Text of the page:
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Running defense

As the presidential race looms large, Republicans are also in a fierce contest to retain control of the Senate

Illustration by Krieg Barrie

Running defense
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Earlier this spring, the campaign arm for Senate Republicans circulated a 57-page memo with striking advice on page 6.

When it comes to answering questions about President Donald Trump’s response to COVID-19: “Don’t defend Trump, other than the China Travel Ban—attack China.”

Another talking point: “I wish everyone had acted earlier—that includes our elected officials, the World Health Organization, and the CDC.”

“Don’t defend Trump” raised hackles in the Trump campaign, though the political consultant who wrote the memo said he didn’t intend to imply GOP candidates should distance themselves from the president.

Still, after Politico published a copy of the document, Trump political adviser Justin Clark told the news outlet, “Candidates will listen to the bad advice in this memo at their own peril.” He added that Republican candidates “who want to win will be running with the president.”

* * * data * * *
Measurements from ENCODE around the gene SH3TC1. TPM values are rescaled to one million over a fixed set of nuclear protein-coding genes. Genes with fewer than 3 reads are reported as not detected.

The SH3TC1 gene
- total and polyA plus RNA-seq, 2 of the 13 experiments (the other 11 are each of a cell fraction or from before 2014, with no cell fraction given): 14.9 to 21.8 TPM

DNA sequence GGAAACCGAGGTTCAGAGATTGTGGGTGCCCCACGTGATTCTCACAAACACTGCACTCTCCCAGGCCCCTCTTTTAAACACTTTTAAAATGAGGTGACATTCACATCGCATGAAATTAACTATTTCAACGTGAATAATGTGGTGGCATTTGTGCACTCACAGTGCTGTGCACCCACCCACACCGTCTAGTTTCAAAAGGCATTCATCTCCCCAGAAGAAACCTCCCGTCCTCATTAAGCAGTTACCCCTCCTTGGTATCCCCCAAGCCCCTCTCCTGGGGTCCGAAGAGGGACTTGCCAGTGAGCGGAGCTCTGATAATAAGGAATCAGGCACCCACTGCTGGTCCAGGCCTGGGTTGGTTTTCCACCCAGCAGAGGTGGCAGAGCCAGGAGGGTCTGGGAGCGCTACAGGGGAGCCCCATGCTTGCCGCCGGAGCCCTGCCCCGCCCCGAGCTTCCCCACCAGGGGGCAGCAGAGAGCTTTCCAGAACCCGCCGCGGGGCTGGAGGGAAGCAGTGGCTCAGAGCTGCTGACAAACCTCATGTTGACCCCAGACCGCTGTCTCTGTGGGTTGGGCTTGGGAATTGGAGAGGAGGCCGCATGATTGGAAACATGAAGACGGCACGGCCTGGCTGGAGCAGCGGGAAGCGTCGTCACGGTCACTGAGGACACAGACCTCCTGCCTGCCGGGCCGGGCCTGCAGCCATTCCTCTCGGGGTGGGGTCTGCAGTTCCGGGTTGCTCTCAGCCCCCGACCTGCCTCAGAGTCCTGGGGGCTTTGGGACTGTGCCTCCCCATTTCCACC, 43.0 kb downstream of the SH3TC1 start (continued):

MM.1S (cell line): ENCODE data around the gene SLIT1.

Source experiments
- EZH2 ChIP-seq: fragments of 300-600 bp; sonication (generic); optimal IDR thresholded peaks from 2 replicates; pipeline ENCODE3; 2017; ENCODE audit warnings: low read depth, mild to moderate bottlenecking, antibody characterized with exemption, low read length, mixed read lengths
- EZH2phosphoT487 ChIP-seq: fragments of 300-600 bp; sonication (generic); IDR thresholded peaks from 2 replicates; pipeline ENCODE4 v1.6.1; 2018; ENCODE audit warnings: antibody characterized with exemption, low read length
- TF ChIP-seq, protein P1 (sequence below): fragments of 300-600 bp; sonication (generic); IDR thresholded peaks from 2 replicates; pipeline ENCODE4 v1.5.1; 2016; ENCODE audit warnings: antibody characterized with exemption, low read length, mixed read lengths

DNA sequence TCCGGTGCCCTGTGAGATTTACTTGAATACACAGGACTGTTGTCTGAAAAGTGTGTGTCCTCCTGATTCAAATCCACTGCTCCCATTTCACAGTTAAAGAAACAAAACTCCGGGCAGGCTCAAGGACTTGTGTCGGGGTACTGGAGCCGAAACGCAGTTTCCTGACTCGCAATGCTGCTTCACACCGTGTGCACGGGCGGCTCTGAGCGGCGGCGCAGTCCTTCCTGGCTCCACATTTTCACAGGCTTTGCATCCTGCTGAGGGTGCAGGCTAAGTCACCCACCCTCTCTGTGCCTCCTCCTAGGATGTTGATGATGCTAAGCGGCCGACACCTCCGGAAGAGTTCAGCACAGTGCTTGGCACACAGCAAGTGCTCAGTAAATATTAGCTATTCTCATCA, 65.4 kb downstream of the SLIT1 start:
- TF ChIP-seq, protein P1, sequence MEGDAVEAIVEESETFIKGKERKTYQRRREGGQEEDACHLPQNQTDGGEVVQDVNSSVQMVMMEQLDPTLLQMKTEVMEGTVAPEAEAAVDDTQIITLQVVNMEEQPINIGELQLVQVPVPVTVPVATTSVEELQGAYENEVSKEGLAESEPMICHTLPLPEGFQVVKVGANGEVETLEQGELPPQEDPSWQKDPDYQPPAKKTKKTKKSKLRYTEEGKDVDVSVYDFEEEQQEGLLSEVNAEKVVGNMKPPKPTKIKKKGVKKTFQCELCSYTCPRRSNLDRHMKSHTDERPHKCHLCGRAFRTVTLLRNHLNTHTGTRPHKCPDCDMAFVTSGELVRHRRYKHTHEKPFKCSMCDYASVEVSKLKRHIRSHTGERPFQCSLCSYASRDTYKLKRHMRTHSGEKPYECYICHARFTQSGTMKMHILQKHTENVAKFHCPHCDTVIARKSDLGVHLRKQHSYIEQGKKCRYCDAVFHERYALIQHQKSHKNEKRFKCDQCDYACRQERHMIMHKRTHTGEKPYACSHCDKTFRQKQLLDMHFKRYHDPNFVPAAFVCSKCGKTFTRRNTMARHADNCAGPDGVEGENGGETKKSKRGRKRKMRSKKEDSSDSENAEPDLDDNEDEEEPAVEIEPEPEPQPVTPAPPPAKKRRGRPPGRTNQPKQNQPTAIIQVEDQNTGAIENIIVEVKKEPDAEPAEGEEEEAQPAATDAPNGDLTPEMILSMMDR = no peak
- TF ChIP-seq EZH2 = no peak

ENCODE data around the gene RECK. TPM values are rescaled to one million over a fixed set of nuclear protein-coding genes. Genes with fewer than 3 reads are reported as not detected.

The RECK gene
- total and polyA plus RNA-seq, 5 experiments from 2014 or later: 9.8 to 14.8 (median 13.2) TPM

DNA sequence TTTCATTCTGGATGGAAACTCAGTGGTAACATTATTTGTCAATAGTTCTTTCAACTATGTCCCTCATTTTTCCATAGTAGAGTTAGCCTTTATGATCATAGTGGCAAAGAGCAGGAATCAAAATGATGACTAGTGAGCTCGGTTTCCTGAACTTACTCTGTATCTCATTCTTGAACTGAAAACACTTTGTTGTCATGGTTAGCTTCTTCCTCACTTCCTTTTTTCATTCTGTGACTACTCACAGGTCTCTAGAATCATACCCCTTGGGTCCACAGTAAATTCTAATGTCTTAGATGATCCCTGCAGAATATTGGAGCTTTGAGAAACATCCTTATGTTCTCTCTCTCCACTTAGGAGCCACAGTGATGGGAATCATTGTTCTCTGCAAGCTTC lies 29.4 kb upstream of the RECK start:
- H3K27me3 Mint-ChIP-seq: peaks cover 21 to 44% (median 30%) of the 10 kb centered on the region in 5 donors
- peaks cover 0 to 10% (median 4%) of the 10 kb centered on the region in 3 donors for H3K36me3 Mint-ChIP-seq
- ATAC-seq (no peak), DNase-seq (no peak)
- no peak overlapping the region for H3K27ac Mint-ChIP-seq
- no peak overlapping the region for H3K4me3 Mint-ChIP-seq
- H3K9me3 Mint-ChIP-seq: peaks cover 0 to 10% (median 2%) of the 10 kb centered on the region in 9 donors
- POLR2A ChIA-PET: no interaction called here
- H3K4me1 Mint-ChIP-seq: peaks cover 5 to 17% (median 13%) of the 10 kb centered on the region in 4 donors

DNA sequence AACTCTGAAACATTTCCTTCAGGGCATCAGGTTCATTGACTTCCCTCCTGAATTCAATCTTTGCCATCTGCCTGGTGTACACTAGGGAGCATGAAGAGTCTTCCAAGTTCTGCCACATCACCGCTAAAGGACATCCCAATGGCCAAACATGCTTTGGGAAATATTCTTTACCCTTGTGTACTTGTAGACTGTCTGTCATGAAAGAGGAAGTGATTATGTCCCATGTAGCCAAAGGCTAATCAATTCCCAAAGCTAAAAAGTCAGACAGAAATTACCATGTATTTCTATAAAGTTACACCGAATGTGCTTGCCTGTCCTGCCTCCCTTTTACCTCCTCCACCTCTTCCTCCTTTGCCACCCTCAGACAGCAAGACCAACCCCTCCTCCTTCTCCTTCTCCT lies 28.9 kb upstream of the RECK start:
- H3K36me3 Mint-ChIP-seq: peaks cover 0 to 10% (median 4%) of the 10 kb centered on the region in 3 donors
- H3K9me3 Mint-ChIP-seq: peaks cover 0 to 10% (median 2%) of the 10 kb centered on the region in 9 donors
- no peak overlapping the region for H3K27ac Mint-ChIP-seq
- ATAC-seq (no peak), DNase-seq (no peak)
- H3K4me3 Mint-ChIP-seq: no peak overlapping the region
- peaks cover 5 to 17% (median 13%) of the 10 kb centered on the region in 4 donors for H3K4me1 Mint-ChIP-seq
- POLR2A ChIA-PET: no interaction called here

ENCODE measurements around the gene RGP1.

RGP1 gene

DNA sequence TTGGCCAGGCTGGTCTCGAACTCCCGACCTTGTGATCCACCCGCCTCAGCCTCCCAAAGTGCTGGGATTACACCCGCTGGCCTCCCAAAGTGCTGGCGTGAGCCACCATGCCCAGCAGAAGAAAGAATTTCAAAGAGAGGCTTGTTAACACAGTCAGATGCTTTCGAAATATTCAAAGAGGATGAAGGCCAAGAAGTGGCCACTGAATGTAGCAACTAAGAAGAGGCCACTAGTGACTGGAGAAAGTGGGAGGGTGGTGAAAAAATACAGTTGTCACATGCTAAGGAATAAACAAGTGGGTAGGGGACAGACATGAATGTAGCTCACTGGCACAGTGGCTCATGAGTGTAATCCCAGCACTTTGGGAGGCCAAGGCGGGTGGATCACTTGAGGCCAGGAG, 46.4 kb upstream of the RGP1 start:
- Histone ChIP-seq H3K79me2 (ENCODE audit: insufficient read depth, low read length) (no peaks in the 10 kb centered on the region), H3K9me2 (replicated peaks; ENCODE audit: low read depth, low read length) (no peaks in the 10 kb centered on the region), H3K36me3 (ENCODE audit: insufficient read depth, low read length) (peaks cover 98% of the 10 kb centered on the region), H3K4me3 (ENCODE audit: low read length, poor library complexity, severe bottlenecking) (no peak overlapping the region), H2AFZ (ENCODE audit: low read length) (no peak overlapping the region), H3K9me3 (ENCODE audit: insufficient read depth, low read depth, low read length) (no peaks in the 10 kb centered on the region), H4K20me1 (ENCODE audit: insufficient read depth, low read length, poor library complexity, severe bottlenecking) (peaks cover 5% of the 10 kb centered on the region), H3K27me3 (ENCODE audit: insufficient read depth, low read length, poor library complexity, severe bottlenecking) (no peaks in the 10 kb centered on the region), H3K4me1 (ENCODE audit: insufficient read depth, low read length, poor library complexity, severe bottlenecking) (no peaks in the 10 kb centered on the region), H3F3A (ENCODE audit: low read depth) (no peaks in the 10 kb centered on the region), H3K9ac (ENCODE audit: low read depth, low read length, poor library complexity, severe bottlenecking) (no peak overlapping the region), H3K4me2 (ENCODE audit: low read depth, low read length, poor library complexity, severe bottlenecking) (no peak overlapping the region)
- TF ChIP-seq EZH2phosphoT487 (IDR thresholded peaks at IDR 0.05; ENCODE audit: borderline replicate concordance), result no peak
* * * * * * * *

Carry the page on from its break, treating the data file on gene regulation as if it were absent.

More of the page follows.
This may be a tough year to be running with the president. With a pandemic still spreading and racial tensions still stirring, polls showed Trump trailing Democratic opponent Joe Biden by nearly 10 points in early July.

Those numbers could improve over the next few months, or polls could prove inaccurate. But with Democrats needing to pick up only three or four seats to recapture control of the Senate, even Senate Majority Leader Mitch McConnell, R-Ky., has admitted for Republicans, “We have a lot of exposure.”

Dozens of Senate seats are up for grabs across the United States, but the contest for control likely comes down to a handful of close races and how the presidential race affects those candidates farther down the ballot.

Indeed, as the race for the White House grabs most of the political spotlight during a tumultuous summer, the battle for the Senate may prove to be just as hard-fought—and just as critical to Republican aims to thwart Democratic ambitions.

Based on statistics from the University of Virginia

THOSE AMBITIONS BEGIN begin with a straight-forward goal: flip at least four Republican seats.

The GOP currently holds a 53-47 majority in the Senate. If Democrats win three seats, they will achieve a 50-50 tie, with the hopes that a Democratic vice president would break any impasse. But with Democrats predicted to lose a seat in Alabama, the party would need to flip four GOP seats (and win the White House) to achieve the same result.